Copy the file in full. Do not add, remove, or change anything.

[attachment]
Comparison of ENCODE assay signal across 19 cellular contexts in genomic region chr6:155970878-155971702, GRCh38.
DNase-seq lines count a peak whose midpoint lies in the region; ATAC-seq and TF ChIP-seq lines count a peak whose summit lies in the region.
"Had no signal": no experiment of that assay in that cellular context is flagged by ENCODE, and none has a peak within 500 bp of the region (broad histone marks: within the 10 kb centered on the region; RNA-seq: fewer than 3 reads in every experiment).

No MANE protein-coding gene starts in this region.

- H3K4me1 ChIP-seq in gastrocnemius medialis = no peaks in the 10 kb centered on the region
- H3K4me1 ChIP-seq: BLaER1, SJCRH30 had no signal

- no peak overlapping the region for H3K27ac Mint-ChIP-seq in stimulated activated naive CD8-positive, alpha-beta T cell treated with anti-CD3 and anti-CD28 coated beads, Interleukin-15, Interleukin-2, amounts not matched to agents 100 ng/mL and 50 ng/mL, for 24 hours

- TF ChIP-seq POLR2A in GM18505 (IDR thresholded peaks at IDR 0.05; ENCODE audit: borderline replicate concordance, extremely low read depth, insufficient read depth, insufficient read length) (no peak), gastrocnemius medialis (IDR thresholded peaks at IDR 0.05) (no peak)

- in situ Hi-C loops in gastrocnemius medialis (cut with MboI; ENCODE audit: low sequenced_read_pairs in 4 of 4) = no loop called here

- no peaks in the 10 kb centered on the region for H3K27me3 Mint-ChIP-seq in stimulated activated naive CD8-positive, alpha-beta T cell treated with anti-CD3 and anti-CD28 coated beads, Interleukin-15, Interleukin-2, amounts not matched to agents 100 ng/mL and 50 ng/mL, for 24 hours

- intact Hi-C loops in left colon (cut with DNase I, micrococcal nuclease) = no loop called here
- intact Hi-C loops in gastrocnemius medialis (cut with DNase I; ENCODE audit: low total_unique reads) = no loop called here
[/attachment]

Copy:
Comparison of ENCODE assay signal across 19 cellular contexts in genomic region chr6:155970878-155971702, GRCh38.
DNase-seq lines count a peak whose midpoint lies in the region; ATAC-seq and TF ChIP-seq lines count a peak whose summit lies in the region.
"Had no signal": no experiment of that assay in that cellular context is flagged by ENCODE, and none has a peak within 500 bp of the region (broad histone marks: within the 10 kb centered on the region; RNA-seq: fewer than 3 reads in every experiment).

No MANE protein-coding gene starts in this region.

- H3K4me1 ChIP-seq in gastrocnemius medialis = no peaks in the 10 kb centered on the region
- H3K4me1 ChIP-seq: BLaER1, SJCRH30 had no signal

- no peak overlapping the region for H3K27ac Mint-ChIP-seq in stimulated activated naive CD8-positive, alpha-beta T cell treated with anti-CD3 and anti-CD28 coated beads, Interleukin-15, Interleukin-2, amounts not matched to agents 100 ng/mL and 50 ng/mL, for 24 hours

- TF ChIP-seq POLR2A in GM18505 (IDR thresholded peaks at IDR 0.05; ENCODE audit: borderline replicate concordance, extremely low read depth, insufficient read depth, insufficient read length) (no peak), gastrocnemius medialis (IDR thresholded peaks at IDR 0.05) (no peak)

- in situ Hi-C loops in gastrocnemius medialis (cut with MboI; ENCODE audit: low sequenced_read_pairs in 4 of 4) = no loop called here

- no peaks in the 10 kb centered on the region for H3K27me3 Mint-ChIP-seq in stimulated activated naive CD8-positive, alpha-beta T cell treated with anti-CD3 and anti-CD28 coated beads, Interleukin-15, Interleukin-2, amounts not matched to agents 100 ng/mL and 50 ng/mL, for 24 hours

- intact Hi-C loops in left colon (cut with DNase I, micrococcal nuclease) = no loop called here
- intact Hi-C loops in gastrocnemius medialis (cut with DNase I; ENCODE audit: low total_unique reads) = no loop called here